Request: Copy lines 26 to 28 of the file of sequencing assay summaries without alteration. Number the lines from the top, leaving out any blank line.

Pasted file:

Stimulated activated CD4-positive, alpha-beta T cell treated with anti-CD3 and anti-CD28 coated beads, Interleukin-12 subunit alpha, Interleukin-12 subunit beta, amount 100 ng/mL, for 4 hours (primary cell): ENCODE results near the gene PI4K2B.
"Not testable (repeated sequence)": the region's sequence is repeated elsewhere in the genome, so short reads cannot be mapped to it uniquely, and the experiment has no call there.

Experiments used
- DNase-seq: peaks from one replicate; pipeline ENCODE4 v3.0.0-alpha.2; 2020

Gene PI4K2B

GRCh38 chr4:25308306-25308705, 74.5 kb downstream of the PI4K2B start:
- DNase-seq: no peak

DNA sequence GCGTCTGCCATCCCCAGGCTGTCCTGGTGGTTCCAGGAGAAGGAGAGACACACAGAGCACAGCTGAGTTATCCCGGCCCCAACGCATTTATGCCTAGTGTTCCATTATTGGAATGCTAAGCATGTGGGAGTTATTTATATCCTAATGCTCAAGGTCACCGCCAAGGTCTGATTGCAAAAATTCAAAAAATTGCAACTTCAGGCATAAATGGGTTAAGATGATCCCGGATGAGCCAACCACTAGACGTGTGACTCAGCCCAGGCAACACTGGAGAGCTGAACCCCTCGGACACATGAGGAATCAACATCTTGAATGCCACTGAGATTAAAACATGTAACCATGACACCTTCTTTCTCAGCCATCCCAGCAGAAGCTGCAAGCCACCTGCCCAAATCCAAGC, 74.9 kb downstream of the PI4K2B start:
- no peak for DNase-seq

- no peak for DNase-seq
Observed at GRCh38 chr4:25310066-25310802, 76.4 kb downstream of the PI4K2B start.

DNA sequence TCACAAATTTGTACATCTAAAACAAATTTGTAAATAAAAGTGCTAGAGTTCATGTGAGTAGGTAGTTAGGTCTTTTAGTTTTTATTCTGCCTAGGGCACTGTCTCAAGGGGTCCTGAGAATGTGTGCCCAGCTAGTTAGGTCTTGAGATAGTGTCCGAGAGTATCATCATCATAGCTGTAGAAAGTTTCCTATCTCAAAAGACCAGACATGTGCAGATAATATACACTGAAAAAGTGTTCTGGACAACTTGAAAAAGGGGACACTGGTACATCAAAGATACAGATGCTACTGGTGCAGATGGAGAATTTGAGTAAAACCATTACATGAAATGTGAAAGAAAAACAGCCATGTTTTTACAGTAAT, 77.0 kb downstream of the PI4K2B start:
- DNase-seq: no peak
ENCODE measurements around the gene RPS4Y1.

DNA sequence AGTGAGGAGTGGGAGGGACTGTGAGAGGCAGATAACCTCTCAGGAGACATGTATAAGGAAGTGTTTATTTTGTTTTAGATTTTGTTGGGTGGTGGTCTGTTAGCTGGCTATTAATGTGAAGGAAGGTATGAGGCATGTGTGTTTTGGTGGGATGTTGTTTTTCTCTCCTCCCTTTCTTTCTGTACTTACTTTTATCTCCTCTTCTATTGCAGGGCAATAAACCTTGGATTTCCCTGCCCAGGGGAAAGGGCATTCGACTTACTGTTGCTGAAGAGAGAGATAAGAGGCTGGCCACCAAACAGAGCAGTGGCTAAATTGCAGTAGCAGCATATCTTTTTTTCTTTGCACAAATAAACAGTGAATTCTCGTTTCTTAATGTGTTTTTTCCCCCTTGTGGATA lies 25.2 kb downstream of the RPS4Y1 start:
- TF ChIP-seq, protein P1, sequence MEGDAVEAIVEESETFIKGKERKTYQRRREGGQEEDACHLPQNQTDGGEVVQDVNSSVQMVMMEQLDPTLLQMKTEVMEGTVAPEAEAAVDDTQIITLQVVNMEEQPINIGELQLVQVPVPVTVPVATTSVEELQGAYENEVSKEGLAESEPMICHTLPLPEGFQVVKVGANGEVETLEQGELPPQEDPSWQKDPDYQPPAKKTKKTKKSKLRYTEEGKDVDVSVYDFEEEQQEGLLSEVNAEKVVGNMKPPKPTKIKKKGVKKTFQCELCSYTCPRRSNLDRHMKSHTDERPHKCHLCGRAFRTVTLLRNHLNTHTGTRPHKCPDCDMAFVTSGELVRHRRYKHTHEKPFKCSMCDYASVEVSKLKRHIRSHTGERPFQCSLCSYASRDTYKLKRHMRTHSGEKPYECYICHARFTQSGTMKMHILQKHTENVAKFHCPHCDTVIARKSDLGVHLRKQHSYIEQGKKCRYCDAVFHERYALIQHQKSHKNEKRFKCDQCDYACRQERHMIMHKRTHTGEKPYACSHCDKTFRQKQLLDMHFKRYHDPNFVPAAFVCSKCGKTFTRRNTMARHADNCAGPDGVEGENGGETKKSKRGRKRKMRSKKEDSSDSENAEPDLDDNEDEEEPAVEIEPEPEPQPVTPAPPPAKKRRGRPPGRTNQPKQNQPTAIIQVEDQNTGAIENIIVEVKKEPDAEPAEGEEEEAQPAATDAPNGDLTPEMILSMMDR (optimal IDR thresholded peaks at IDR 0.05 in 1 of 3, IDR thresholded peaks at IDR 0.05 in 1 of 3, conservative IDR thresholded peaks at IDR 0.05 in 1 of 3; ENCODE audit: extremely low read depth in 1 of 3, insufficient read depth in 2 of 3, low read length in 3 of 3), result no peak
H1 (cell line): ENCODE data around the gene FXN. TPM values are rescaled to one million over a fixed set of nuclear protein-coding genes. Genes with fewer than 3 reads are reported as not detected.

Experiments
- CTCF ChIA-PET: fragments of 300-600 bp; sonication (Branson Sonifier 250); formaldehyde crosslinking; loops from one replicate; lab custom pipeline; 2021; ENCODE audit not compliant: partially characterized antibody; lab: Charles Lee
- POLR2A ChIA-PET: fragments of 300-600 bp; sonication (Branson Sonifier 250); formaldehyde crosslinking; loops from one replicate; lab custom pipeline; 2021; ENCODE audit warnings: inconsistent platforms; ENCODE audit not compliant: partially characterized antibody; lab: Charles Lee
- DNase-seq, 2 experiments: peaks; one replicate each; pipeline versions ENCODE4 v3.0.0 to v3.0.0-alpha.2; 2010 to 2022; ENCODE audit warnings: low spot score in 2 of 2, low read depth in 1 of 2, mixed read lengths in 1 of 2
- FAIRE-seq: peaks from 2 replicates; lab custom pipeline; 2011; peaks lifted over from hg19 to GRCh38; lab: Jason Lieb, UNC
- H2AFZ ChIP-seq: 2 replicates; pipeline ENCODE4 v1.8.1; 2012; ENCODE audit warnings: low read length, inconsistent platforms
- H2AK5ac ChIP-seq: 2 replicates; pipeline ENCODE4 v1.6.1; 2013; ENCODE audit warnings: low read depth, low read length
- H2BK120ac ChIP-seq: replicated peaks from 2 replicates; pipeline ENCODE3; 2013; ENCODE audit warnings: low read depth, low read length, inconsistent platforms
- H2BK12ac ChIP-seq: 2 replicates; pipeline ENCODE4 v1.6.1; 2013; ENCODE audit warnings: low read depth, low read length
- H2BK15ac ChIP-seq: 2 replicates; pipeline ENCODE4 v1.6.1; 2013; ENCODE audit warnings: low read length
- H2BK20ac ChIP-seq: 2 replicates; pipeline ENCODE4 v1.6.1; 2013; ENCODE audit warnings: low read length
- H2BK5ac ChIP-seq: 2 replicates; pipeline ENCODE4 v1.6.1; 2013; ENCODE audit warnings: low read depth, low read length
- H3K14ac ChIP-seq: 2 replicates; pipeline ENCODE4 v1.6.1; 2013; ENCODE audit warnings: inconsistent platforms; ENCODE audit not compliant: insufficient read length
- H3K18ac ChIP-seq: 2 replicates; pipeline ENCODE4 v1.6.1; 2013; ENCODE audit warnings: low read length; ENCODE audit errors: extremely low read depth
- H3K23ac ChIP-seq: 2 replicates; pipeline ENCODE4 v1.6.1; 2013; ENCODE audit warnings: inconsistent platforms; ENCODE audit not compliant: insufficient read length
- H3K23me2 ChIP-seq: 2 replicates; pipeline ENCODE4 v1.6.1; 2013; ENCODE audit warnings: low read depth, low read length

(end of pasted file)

- H2BK12ac ChIP-seq: 2 replicates; pipeline ENCODE4 v1.6.1; 2013; ENCODE audit warnings: low read depth, low read length
- H2BK15ac ChIP-seq: 2 replicates; pipeline ENCODE4 v1.6.1; 2013; ENCODE audit warnings: low read length
- H2BK20ac ChIP-seq: 2 replicates; pipeline ENCODE4 v1.6.1; 2013; ENCODE audit warnings: low read length